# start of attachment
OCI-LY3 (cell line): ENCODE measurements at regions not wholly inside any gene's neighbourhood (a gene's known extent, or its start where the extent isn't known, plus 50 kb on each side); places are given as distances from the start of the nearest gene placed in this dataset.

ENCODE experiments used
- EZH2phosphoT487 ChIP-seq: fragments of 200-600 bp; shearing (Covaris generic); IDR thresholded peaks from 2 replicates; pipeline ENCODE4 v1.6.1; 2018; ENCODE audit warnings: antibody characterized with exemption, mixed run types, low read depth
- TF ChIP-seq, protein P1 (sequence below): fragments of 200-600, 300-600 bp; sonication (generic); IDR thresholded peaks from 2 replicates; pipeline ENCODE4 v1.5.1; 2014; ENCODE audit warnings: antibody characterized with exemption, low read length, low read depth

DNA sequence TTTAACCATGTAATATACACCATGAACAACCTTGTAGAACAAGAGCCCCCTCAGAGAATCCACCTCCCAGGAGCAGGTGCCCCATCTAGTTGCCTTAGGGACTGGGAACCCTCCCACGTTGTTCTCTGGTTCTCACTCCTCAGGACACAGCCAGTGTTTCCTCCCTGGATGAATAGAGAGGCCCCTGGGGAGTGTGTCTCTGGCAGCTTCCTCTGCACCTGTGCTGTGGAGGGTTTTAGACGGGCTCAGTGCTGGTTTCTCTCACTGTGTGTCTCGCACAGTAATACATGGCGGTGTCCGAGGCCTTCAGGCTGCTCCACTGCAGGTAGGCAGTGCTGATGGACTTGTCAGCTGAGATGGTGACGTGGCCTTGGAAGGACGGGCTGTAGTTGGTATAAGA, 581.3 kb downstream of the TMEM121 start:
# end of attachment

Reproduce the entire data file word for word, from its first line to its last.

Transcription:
OCI-LY3 (cell line): ENCODE measurements at regions not wholly inside any gene's neighbourhood (a gene's known extent, or its start where the extent isn't known, plus 50 kb on each side); places are given as distances from the start of the nearest gene placed in this dataset.

ENCODE experiments used
- EZH2phosphoT487 ChIP-seq: fragments of 200-600 bp; shearing (Covaris generic); IDR thresholded peaks from 2 replicates; pipeline ENCODE4 v1.6.1; 2018; ENCODE audit warnings: antibody characterized with exemption, mixed run types, low read depth
- TF ChIP-seq, protein P1 (sequence below): fragments of 200-600, 300-600 bp; sonication (generic); IDR thresholded peaks from 2 replicates; pipeline ENCODE4 v1.5.1; 2014; ENCODE audit warnings: antibody characterized with exemption, low read length, low read depth

DNA sequence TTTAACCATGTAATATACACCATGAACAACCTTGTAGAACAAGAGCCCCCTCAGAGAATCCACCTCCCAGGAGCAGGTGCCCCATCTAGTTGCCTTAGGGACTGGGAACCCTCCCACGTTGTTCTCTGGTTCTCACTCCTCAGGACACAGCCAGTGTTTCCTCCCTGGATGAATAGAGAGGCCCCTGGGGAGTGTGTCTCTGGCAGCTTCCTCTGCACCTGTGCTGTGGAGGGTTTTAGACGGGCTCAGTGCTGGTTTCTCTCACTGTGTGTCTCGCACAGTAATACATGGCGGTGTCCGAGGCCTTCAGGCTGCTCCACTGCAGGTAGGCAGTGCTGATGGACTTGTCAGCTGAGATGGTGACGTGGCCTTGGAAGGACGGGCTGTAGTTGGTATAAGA, 581.3 kb downstream of the TMEM121 start: